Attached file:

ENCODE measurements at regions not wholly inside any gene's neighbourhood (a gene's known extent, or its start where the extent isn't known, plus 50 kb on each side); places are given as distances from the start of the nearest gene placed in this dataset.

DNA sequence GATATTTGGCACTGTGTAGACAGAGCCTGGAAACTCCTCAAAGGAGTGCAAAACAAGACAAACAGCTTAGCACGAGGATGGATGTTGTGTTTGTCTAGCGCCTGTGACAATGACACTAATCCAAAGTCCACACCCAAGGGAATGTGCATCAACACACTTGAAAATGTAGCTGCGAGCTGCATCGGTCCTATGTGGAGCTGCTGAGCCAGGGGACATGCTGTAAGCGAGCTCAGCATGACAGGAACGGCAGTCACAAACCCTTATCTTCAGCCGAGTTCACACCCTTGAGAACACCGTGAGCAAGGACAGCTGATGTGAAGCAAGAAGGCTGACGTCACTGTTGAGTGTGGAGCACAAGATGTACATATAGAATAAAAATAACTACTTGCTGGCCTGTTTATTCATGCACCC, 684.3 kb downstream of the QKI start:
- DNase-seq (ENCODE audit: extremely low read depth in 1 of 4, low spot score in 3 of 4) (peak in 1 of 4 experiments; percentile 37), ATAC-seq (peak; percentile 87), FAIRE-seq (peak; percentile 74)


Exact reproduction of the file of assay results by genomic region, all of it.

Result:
ENCODE measurements at regions not wholly inside any gene's neighbourhood (a gene's known extent, or its start where the extent isn't known, plus 50 kb on each side); places are given as distances from the start of the nearest gene placed in this dataset.

DNA sequence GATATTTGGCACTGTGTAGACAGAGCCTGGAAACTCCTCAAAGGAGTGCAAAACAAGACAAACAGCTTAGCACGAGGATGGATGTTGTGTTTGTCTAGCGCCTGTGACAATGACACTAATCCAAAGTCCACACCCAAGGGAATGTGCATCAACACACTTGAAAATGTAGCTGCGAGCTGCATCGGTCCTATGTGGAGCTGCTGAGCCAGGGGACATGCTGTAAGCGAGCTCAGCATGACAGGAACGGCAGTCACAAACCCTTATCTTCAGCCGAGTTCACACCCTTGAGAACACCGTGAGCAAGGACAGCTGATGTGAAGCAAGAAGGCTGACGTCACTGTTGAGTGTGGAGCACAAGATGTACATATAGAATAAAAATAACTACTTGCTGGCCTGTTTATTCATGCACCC, 684.3 kb downstream of the QKI start:
- DNase-seq (ENCODE audit: extremely low read depth in 1 of 4, low spot score in 3 of 4) (peak in 1 of 4 experiments; percentile 37), ATAC-seq (peak; percentile 87), FAIRE-seq (peak; percentile 74)